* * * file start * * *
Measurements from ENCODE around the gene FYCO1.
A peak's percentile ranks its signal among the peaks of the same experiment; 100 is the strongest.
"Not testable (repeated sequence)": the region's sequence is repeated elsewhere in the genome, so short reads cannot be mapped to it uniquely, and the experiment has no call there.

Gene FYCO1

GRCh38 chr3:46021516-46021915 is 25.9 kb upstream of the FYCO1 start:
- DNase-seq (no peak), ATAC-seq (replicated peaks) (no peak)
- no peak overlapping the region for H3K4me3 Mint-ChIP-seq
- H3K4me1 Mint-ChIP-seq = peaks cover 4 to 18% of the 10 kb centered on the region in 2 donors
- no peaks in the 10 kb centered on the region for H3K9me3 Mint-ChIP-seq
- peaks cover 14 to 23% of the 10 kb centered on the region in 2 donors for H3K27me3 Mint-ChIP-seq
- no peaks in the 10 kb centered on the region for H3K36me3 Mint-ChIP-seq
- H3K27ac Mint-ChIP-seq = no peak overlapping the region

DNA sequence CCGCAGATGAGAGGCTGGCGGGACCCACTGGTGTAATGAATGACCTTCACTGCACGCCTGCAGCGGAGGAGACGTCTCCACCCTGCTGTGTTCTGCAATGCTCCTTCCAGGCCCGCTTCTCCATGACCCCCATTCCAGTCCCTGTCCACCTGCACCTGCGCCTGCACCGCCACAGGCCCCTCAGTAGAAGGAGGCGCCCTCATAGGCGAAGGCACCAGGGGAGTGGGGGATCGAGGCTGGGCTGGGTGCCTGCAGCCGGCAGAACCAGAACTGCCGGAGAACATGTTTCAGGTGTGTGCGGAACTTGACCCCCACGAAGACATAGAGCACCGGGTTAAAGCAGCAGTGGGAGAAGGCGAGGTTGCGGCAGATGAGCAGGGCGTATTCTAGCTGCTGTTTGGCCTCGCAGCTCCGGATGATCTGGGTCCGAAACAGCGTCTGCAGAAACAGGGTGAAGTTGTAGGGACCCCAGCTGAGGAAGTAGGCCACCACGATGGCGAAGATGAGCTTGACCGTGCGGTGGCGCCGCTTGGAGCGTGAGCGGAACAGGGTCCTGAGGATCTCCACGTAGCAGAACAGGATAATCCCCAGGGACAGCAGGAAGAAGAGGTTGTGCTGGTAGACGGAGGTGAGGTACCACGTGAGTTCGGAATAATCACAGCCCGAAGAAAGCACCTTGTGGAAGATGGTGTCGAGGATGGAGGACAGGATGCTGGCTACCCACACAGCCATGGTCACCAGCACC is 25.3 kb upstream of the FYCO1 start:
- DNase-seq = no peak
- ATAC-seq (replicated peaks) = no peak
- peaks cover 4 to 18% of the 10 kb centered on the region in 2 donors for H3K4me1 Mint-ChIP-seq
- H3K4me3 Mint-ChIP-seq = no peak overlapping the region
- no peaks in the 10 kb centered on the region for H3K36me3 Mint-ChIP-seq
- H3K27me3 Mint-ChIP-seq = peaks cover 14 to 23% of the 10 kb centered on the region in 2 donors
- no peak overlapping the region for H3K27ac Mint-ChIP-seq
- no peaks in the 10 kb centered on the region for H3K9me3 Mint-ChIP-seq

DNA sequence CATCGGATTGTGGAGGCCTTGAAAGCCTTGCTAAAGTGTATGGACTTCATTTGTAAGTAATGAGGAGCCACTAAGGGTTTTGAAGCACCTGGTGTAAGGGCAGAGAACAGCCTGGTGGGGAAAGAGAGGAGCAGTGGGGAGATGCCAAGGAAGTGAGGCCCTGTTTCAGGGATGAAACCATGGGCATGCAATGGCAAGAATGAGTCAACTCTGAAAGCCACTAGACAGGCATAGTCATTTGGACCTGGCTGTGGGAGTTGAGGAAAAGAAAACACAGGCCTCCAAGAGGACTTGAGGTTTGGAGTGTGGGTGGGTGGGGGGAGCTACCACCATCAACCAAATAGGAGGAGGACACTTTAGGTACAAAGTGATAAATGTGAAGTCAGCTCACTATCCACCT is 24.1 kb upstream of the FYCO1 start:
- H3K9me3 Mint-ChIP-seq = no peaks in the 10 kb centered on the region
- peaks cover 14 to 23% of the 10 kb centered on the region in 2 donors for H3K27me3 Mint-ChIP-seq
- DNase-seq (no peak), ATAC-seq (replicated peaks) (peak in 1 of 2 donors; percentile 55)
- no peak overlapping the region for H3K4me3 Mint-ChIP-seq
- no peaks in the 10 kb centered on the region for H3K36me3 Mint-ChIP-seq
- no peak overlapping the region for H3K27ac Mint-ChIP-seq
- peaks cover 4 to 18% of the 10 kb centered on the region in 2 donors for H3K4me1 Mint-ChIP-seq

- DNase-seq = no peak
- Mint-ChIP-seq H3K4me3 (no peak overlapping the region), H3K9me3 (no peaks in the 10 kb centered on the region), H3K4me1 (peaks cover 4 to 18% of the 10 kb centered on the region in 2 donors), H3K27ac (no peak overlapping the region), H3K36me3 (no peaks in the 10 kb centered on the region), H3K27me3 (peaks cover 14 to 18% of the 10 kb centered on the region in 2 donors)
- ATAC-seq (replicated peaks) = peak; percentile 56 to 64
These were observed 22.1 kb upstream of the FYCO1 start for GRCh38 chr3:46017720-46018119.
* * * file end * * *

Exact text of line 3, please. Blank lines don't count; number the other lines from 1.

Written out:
"Not testable (repeated sequence)": the region's sequence is repeated elsewhere in the genome, so short reads cannot be mapped to it uniquely, and the experiment has no call there.